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Five new art installations adorn Toronto's waterfront

For a second consecutive year, the Waterfront Business Improvement Area and Winter Stations present Ice Breakers – five interactive art installations set up along Queens Quay West between Spadina Avenue and York Street. With more than 100 international submissions, the five winning works are by artists from Canada, Portugal and China. Photos by Fred Lum

Laura Bunston, left, and her sister Marcia explore the art installation called Ensemble by Joo Arajo Sousa and Joana Correia Silva of JJs Arquitectura (Porto, Portugal). Ensemble merges architecture, music and astronomy to explore the dialogue between humans and the urban environment. The installation is inspired by wind chimes, which visitors can touch to create abstract compositions and ever-changing soundscapes.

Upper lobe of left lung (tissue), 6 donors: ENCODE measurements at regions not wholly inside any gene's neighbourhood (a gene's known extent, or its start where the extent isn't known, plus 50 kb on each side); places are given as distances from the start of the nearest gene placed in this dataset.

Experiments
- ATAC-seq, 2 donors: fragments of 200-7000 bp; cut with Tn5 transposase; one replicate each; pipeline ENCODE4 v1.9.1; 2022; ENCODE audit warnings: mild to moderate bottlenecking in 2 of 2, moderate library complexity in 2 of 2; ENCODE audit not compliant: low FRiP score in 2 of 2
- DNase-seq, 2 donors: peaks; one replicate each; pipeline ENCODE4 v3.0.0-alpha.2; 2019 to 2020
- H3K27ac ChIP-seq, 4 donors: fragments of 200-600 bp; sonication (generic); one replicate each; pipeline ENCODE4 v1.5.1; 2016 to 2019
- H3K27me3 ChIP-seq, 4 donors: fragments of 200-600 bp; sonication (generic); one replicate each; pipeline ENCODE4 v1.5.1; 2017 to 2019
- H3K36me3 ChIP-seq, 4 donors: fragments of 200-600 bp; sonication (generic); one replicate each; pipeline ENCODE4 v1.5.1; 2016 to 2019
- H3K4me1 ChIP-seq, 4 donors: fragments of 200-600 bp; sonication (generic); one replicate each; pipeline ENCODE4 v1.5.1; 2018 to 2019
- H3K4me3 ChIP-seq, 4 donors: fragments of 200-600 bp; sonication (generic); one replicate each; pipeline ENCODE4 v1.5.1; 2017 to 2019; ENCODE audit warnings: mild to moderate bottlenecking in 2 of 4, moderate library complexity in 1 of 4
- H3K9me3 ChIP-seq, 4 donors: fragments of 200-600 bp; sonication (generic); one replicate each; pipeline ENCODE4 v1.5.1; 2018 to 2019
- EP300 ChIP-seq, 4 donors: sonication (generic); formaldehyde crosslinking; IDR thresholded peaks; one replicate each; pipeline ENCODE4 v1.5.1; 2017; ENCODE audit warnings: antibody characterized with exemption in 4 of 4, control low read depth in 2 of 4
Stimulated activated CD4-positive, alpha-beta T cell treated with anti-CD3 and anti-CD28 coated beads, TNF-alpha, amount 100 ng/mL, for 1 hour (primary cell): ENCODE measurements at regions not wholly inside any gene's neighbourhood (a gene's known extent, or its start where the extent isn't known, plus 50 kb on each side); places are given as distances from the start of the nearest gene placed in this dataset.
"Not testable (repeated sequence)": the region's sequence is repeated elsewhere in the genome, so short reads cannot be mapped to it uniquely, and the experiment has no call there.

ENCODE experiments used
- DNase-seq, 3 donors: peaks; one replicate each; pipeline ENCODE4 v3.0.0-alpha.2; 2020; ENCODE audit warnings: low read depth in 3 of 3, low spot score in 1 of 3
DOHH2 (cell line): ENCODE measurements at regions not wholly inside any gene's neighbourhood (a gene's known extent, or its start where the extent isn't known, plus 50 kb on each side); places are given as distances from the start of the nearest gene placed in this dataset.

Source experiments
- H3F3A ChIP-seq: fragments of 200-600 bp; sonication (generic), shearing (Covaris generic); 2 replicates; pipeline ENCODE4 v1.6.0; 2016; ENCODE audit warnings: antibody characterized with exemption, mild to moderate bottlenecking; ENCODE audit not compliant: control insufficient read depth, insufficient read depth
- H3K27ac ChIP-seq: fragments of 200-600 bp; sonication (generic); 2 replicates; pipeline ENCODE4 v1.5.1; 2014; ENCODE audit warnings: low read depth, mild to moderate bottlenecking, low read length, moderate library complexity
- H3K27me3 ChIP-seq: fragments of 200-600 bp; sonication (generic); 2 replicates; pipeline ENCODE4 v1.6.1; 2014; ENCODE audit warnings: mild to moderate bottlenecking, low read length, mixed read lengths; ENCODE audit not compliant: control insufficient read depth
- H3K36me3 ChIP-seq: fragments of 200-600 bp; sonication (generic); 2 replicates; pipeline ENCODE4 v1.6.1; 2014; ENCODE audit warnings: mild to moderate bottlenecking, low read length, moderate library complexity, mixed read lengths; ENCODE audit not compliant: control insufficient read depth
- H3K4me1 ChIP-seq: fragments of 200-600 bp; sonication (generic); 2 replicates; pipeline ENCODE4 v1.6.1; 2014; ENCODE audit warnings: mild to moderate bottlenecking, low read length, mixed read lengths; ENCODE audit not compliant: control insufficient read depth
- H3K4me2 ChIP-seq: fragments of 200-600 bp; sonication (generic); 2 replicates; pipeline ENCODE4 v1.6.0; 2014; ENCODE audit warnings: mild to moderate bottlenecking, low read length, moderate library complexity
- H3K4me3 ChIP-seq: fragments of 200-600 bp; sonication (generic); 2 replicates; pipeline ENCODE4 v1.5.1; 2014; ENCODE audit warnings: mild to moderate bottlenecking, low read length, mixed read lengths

A woman walks dogs past Through the Eyes of the Bear by Tanya Goertzen of People Places (Calgary). Inspired by Ursa Major or the Great Bear constellation, this installation uses renewable, recyclable and compostable materials to ask visitors to consider how humans interact with nature. There’s an opening behind the bear’s head that allows visitors to enter and peer through the eyes to see the city.

Winter FanFare by Thena Tak (Vancouver) is a series of rotating fan-sculptures. In the spirit of the competition’s theme, ‘constellations,’ Winter FanFare deploys individual fan-sculptures to create clusters of pockets where the public can meander through or run in and around.

Black Bamboo by Bennet Marburger and Ji Zhang of 2408 Studio (Hangzhou Shi, China) is an installation made from 90 painted bamboo poles freely arranged to form a framework in an abstract cubic shape. The installation is accessible and invites visitors to walk or climb through it.

Root Cabin by Liz Wreford and Peter Sampson of Public City Architecture (Winnipeg) uses coloured cuts of wood that can be seen through gaps in a pile of weathered roots. When further explored by a visitor, the colours reveal a void that can be inhabited, and an iconic, nostalgic form of Canadian dwelling emerges.

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